Just because someone takes charge, doesn't mean it has to be in an insulting or mean spirited way. And most wouldn't take it that way...and didn't.

    It's been my experience that most good bands are not run as a democracy. Yeah, they are usually open to good suggestions and criticisms, but usually one or two in the band run things.

    Democratic bands tend to go like, "Um, dude...what do you want to play? Um, like I don't know, what do you want to play?" then the jam starts...then it stops. Then again, "What do you want to play? Got any ideas? Nope, me neither." And so on, every practice, week in, week out.

    Some one HAS to get a band like that going in the right direction. That, to me, is a GOOD thing.
  12. Sundogue


    Apr 26, 2001
    Wausau, WI
    Hey, just so you know...none of guys in my old band ever had a hard time with me. We all got along great. I just wouldn't put up with guys not doing what it took to get things done. Funny thing happened to the band once I became a hard ass about it. Everyone bought into it and loved it.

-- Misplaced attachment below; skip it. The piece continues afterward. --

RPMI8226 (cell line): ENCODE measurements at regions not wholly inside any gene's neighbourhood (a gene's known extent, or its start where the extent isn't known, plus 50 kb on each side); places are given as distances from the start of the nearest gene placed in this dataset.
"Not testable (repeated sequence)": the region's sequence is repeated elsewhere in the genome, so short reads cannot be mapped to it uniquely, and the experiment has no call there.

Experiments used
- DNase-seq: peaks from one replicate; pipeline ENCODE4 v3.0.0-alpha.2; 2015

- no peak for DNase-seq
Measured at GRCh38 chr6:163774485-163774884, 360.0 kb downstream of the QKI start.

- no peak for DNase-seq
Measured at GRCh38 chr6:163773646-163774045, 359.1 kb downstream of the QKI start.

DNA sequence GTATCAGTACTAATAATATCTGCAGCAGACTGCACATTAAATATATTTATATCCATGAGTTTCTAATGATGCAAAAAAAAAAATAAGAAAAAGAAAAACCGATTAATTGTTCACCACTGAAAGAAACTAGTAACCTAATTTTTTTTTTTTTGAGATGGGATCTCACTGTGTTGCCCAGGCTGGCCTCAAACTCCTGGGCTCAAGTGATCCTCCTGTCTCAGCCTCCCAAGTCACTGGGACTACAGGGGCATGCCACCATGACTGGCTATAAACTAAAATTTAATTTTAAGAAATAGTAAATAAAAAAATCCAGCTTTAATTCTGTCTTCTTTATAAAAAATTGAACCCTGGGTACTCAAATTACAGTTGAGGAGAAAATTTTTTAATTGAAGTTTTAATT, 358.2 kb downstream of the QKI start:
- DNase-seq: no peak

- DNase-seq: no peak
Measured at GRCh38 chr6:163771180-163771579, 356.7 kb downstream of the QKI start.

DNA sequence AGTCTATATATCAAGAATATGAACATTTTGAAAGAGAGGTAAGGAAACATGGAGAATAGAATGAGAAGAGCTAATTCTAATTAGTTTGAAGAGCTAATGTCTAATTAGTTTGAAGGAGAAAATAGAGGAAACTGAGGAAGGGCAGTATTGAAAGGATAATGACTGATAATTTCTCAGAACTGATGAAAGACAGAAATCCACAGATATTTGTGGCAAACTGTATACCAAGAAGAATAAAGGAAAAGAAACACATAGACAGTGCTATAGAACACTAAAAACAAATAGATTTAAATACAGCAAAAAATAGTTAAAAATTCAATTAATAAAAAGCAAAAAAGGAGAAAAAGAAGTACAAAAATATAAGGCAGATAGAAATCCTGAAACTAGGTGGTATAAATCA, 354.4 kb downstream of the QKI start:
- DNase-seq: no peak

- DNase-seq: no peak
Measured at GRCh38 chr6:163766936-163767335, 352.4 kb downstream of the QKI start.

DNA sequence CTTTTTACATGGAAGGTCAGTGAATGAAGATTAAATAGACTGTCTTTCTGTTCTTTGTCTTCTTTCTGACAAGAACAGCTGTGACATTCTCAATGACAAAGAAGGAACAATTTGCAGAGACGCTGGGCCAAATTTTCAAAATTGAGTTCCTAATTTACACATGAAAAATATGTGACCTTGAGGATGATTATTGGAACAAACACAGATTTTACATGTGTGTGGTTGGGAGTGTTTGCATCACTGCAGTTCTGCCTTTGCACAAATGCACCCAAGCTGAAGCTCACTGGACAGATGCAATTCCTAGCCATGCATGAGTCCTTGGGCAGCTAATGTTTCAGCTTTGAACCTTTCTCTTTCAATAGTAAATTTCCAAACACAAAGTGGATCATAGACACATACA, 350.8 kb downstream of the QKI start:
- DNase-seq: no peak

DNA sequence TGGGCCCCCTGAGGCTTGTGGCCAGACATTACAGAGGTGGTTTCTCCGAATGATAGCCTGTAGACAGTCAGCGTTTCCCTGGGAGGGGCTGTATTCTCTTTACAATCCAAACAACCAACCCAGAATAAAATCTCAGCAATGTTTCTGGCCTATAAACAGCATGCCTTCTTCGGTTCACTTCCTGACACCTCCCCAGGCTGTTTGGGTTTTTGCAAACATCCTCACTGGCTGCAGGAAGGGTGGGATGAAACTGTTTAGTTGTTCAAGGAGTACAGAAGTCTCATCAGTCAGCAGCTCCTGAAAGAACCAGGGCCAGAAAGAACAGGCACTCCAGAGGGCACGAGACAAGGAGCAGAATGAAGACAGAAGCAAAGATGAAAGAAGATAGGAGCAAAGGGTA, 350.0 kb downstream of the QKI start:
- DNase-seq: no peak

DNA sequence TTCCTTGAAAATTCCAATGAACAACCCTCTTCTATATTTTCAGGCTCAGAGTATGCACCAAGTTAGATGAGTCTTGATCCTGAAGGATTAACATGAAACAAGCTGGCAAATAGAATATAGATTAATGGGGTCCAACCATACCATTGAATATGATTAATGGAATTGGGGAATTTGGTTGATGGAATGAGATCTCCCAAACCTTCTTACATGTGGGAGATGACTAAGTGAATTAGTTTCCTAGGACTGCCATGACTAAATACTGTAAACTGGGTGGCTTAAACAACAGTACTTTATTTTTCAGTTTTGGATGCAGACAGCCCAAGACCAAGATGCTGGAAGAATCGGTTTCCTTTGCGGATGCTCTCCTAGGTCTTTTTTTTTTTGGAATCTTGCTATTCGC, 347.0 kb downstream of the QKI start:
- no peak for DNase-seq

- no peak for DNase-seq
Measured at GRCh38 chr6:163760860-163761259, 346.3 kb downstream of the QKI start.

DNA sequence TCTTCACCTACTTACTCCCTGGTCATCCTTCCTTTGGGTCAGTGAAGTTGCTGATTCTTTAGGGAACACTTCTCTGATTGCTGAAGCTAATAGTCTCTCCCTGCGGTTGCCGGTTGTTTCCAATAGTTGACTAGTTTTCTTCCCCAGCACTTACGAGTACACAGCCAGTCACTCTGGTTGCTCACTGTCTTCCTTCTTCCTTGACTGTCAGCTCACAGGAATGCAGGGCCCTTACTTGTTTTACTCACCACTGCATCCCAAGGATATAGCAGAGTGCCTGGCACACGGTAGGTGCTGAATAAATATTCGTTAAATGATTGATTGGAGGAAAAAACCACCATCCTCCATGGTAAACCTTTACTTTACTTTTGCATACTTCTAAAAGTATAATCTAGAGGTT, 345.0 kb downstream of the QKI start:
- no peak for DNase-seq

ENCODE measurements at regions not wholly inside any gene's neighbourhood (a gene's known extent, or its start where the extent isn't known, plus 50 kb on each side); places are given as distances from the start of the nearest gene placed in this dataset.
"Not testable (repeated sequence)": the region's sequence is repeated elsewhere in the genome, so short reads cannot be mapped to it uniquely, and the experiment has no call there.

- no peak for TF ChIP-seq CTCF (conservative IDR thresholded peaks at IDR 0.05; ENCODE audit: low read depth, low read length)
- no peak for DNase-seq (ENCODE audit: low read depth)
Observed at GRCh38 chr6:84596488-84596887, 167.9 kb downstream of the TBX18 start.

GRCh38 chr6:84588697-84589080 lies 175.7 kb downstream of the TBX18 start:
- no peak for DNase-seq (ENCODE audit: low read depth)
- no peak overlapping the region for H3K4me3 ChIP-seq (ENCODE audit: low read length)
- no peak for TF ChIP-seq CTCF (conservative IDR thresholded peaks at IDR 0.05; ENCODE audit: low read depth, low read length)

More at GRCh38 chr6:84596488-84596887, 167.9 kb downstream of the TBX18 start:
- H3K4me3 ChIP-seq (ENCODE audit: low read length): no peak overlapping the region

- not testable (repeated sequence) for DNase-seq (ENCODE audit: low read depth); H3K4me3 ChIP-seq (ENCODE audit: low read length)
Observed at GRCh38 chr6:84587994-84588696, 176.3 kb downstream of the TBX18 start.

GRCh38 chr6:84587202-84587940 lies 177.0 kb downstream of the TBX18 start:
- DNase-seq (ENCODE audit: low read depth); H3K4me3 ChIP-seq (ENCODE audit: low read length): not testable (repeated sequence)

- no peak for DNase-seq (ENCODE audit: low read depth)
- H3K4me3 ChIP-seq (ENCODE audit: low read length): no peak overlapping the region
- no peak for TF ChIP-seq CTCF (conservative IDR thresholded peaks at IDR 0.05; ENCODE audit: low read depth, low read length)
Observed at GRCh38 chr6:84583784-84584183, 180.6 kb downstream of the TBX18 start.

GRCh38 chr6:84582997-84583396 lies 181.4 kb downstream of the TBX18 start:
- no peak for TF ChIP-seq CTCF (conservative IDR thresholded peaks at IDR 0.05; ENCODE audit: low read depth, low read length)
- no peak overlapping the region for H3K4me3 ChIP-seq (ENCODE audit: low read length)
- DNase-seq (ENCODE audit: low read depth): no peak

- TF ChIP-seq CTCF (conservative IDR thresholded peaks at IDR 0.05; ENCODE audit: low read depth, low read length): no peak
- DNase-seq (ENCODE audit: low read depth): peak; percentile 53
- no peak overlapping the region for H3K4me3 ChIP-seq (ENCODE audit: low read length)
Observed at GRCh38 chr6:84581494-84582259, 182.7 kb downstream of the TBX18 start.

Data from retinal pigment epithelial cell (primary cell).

Before long, everyone was getting on each other's case about not taking notes, or not being ready. They even called me on it a few times, so it wasn't all me being the hard ass all the time (even thought I was the one who started it)!!!

    It got to a point where we were kind of joking around with it...like it was the band's inside joke. We even cracked jokes onstage...like when a song got majorly screwed up live, one of us would tell the crowd, "Sorry about that, Keith forgot his notebook again!" and we'd all have a laugh about it...even Keith!